Banks, tech help send Dow closer to 22,000 mark

Austin American-Statesman - - BUSINESS - By Mar­ley Jay

Banks and tech­nol­ogy com­pa­nies took U.S. stocks higher Tues­day, and less-loved sec­tors in­clud­ing phone and real es­tate com­pa­nies also climbed as com­pa­nies con­tin­ued to re­port strong sec­ond-quar­ter re­sults.

Pay­ment pro­ces­sors also made hefty gains, while Sprint said it gained wire­less sub­scribers and that it’s open to com­bin­ing with a com­peti­tor or a ca­ble com­pany. Royal Caribbean Cruises, Xerox and shop­ping mall op­er­a­tor Simon Prop­erty Group all climbed, while ath­letic ap­parel maker Un­der Ar­mour and in­dus­trial com­pa­nies fell after dis­ap­point­ing re­sults. General Mo­tors and Ford slumped on weak July sales re­ports.

Some of the largest gains went to com­pa­nies and in­dus­tries that have strug­gled this year, like real es­tate in­vest­ment trusts, or which have missed out on the gains en­tirely, like phone com­pa­nies. Randy Fred­er­ick, vice pres­i­dent of trad­ing and de­riv­a­tives at the Sch­wab Cen­ter for Fi­nan­cial Research, said the shift is a good sign for the stock mar­ket.

“When peo­ple are will­ing to go out and do the prover­bial bar­gain hunt­ing in ar­eas that have not out­per­formed as much, that shows con­fi­dence,” he said. “The broader the bull mar­ket be­comes, the more sec­tors that par­tic­i­pate, the more sus­tain­able it be­comes.”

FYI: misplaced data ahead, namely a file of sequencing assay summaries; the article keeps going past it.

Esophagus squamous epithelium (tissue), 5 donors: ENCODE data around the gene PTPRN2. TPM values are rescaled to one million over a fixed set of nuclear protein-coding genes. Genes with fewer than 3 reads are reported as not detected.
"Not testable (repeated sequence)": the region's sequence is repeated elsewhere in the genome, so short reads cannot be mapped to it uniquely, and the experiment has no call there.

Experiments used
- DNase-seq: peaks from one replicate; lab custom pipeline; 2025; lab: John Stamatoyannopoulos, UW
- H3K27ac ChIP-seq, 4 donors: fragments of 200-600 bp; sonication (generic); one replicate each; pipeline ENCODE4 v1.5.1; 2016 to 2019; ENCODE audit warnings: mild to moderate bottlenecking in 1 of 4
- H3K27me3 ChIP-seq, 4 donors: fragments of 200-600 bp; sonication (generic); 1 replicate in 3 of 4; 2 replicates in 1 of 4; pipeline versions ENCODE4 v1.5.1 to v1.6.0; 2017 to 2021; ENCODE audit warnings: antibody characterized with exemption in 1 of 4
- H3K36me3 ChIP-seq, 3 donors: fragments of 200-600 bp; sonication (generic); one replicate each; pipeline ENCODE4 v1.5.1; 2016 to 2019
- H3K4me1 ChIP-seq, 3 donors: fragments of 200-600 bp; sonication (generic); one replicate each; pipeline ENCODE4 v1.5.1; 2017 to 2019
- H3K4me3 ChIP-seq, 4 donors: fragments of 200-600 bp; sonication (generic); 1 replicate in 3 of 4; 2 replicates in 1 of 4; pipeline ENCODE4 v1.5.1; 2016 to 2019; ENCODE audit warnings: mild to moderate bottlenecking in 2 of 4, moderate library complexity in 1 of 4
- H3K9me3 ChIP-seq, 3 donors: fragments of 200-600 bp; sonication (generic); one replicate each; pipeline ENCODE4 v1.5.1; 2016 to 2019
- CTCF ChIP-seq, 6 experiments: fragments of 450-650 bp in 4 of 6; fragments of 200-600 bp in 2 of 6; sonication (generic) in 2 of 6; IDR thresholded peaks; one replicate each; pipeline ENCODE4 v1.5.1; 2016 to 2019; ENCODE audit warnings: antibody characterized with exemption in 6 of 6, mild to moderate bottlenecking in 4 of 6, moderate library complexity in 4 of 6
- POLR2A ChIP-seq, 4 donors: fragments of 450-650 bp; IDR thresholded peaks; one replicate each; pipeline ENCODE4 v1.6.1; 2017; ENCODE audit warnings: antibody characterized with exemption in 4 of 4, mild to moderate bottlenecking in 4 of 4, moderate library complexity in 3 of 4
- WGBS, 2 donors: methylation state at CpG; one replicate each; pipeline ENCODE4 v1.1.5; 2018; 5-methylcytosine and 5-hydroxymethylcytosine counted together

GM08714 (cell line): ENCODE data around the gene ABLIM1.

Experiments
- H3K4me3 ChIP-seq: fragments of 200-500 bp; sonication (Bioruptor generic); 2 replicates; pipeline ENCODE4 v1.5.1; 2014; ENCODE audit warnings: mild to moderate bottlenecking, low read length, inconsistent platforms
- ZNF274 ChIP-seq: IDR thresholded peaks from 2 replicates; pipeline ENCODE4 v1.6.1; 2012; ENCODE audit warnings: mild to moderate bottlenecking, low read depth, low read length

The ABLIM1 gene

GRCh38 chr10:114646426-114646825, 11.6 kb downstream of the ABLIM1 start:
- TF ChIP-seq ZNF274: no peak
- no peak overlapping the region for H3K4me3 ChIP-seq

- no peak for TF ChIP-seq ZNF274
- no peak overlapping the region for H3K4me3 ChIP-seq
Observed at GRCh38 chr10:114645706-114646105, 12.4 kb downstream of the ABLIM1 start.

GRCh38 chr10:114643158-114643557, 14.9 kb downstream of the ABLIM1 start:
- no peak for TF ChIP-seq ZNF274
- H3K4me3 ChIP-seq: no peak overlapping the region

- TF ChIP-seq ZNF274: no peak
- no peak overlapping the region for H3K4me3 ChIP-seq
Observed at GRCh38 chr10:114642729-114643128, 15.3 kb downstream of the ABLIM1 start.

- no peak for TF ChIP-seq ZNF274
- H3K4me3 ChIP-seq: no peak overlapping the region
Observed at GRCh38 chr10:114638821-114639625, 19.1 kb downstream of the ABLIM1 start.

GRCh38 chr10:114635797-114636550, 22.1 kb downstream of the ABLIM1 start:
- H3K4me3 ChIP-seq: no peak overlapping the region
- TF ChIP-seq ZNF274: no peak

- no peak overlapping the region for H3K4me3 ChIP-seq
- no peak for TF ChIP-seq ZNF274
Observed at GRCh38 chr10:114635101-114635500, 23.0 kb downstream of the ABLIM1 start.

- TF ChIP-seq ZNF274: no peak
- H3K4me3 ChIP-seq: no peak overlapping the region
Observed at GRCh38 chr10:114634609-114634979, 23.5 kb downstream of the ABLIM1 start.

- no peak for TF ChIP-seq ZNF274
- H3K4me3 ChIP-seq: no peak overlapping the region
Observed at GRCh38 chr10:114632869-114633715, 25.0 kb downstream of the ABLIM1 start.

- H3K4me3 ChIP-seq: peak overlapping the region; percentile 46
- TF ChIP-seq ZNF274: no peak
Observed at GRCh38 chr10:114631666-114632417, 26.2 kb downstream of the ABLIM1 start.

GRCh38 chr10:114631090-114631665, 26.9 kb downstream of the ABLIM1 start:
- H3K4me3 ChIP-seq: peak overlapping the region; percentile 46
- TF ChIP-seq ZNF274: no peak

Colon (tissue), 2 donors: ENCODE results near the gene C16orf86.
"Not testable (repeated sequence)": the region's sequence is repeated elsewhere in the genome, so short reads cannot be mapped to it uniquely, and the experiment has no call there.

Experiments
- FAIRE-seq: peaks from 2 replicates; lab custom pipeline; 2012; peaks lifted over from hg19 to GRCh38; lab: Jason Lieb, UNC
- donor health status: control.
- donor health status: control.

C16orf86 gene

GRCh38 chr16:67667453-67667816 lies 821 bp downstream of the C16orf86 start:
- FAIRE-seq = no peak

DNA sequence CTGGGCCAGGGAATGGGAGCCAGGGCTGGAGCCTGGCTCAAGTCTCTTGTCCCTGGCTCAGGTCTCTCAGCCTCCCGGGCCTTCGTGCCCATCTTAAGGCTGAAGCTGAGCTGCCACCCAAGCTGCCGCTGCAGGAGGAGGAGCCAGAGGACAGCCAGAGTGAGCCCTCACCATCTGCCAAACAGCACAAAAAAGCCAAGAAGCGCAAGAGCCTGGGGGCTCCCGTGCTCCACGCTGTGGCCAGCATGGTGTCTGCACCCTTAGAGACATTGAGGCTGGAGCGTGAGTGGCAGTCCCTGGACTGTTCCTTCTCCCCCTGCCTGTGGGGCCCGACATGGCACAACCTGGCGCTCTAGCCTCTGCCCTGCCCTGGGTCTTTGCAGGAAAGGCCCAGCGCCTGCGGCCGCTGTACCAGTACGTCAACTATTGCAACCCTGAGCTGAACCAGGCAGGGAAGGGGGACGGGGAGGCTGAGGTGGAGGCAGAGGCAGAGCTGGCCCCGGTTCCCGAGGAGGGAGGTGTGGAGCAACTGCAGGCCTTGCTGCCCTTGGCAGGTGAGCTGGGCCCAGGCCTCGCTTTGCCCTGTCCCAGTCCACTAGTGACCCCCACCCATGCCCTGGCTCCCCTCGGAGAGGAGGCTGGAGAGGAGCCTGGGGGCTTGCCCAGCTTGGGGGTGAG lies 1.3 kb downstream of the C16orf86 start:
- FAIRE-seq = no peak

The Stan­dard & Poor’s 500 in­dex rose 6.05 points, or 0.2 per­cent, to 2,476.35. The Dow Jones in­dus­trial av­er­age climbed 72.80 points, or 0.3 per­cent, to 21,963.92. The blue chip in­dex closed at a record high for the fifth day in a row. Nas­daq com­pos­ite added 14.82 points, or 0.2 per­cent, to 6,362.94. The Rus­sell 2000 in­dex of smaller-com­pany stocks gained 3.19 points, or 0.2 per­cent, to 1,428.33.

Banks helped lead the way. The top gain­ers in­cluded JPMor­gan Chase, which rose $1.23, or 1.3 per­cent, to $93.03 and Cit­i­group, which added $1.15, or 1.7 per­cent, to $69.60.

In­tel rose as South Korean reg­u­la­tors signed off on its deal for Mo­bil­eye. Mo­bil­eye makes soft­ware that pro­cesses in­for­ma­tion from cam­eras and other car sen­sors to de­cide where an au­ton­o­mous car should steer.

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